The Darjeeling Limited certainly cares quite deeply about its characters. Have you seen Anderson's splendid The Royal Tenenbaums? If you appreciated that film's spirit of understanding humor laced with carefully-measured sprinklings of satire, melancholy and heartbreak, you'll find an even more personal and potent version of it in this film.
Some viewers tend to have trouble warming up to Anderson's distinct style, and at a glance The Darjeeling Limited may seem frustratingly episodic and unfocused. If it feels that way, look a little closer. The seemingly meaningless, rambling diversions are quite revealing…you just have to take a peek below the surface at what is really going on. This film is not so much concerned about getting from point A to point B in the plot as it is about getting its characters where they need to go emotionally.
If you can avoid second-guessing the film's unexpected decisions and simply trust Anderson with your time, you'll discover a lovely blend of wise observation, unpredictable humor, and subtle drama. The characters talk a lot, but the movie offers most of its most potent observations in surprising, unspoken ways. The film is particularly fond of employing symbolism, sometimes obvious, sometimes hidden, but almost always perfectly appropriate. Though there are plenty of laughs in the movie, I would be a little hesitant to describe The Darjeeling Limited as a comedy. It was Woody Allen who penned the line, "comedy is tragedy plus time." This is a film that hangs ever-so-delicately on that thin wire that divides the two drastically different areas. Many of the film's funniest scenes have a river of hurt and sadness running beneath them.
Like almost everyone else, I've certainly had a generous portion of ups and downs in my life thus far. As time has passed, I've felt more and more that comedy and tragedy are absolutely inseparable. Perhaps Anderson feels the same way…not only because his films blend the two so expertly, but because of the casting in his films. It was Anderson who first unearthed Bill Murray's remarkable potential as a dramatic actor in Rushmore. He has drawn out several remarkable introspective and personal performances from the usually less-interesting Owen Wilson. Ben Stiller gave one of his strongest performances in The Royal Tenenbaums. I can't know for sure, but I suspect that Anderson looked at the characteristics of each of these actors and thought, "Wouldn't it be interesting to discover what drives this person to behave this way?"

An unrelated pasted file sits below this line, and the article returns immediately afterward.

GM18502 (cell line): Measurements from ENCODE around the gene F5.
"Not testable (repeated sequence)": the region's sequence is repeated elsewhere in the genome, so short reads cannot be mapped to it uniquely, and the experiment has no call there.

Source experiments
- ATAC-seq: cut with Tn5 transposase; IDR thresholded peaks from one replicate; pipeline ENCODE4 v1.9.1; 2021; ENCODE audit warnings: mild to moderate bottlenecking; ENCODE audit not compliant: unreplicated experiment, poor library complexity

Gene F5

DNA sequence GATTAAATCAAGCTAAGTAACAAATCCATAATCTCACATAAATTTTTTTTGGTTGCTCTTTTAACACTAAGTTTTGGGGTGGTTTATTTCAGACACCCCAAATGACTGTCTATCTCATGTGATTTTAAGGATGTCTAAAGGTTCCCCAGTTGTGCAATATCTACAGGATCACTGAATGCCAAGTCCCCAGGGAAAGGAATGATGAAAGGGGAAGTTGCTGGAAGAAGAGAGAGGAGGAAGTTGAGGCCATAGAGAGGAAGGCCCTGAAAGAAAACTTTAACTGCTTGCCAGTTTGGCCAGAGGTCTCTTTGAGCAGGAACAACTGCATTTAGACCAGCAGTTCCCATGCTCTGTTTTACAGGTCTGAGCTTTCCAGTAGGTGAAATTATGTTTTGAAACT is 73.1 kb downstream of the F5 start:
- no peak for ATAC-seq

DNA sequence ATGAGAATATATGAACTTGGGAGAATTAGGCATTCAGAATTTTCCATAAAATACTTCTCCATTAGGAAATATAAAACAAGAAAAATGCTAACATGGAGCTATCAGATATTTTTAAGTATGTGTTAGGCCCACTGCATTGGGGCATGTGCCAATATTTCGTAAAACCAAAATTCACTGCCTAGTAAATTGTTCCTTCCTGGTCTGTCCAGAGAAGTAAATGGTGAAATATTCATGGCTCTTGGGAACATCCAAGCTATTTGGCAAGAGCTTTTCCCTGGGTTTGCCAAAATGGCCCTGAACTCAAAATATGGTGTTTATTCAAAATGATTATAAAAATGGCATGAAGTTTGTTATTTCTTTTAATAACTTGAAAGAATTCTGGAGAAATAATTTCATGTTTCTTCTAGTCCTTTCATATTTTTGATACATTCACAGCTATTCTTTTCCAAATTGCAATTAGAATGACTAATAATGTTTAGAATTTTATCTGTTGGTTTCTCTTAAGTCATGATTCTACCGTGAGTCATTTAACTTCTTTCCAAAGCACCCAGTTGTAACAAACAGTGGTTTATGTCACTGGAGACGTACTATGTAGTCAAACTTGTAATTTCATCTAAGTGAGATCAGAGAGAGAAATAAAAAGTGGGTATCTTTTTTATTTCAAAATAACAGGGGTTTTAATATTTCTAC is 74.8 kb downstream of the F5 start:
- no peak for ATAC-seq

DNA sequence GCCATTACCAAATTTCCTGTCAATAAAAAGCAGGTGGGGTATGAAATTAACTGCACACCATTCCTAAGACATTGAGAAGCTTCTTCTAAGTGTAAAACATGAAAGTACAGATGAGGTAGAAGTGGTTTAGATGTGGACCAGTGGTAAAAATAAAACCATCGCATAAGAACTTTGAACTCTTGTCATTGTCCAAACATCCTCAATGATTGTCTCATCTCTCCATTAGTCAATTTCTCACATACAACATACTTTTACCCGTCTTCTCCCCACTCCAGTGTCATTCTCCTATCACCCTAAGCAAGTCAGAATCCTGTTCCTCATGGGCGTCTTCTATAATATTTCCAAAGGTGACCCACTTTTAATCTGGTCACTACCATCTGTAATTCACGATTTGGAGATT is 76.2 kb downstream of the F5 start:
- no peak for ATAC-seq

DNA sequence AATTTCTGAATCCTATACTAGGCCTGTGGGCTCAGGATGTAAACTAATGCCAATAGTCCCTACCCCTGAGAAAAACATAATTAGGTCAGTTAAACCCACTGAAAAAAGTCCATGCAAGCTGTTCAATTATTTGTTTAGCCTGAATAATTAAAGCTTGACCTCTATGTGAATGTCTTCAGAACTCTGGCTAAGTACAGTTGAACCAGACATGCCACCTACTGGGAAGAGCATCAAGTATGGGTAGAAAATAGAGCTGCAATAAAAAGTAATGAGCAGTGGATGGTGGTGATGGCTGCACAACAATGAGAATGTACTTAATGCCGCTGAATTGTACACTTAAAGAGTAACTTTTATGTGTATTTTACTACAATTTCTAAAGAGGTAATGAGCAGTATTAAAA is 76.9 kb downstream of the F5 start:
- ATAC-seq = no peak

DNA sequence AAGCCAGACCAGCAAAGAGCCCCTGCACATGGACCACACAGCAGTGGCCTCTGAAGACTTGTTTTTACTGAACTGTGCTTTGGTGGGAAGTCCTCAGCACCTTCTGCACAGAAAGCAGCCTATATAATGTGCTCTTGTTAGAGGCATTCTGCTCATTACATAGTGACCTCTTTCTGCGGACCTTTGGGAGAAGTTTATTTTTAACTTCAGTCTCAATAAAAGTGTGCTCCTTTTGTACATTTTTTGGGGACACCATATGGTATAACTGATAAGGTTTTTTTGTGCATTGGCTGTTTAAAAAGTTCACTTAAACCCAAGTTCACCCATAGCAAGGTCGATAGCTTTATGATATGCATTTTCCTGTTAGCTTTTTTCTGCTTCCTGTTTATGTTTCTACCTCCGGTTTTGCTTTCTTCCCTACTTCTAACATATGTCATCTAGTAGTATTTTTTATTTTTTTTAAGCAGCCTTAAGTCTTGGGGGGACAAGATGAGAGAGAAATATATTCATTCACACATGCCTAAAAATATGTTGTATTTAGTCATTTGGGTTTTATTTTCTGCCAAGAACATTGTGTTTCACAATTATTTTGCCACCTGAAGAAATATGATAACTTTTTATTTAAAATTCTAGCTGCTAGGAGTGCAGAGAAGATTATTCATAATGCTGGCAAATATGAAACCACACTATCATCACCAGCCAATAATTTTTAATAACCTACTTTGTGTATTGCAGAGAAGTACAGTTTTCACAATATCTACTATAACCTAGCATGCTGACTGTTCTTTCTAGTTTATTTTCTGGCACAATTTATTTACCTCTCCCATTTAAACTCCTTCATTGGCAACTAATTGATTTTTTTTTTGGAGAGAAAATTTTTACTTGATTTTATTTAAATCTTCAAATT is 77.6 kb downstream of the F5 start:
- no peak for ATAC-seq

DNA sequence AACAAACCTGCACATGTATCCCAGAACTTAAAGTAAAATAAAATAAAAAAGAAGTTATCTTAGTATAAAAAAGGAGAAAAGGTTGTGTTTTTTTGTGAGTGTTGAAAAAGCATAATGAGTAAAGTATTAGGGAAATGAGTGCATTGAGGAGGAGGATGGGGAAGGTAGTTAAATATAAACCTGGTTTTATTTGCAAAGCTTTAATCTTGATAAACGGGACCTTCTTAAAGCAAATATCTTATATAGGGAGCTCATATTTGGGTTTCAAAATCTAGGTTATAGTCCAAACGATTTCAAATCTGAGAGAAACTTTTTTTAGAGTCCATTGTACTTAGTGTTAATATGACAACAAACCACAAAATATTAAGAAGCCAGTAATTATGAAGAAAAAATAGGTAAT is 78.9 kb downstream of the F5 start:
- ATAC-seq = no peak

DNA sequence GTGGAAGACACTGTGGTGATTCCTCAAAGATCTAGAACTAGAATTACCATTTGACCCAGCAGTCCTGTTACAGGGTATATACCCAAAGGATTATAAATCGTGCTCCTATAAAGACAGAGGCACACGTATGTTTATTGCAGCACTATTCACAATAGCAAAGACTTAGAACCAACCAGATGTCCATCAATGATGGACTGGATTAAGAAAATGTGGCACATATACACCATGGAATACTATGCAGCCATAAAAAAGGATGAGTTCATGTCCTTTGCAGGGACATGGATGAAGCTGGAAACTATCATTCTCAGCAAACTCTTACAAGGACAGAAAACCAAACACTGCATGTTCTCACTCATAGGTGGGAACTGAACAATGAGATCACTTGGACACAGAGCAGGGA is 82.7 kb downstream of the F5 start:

A number of Anderson veterans populate the case of The Darjeeling Limited. Owen Wilson gives another superb performance, and demonstrates why he is an infinitely more interesting actor when he steps outside the mainstream. Jason Schwartzman, who aced a career-launching turn in Rushmore, makes his second appearance in an Anderson film (his third was a voice-over role in Fantastic Mr. Fox) with a performance that beautifully showcases Schwartzman's gift for playing wounded-yet-earnest characters. Anjelica Huston has a very revealing scene towards the end of the film, and Bill Murray shows up in an early moment that I think is a bit of an in-joke for Anderson fans. New to the Anderson crew is Adrien Brody, who fits in quite well. Though the actor has taken on entirely too many bad roles in the years following his Oscar win, this is a role that Brody seems comfortable in. He offers a persuasive piece of acting that is appealingly natural.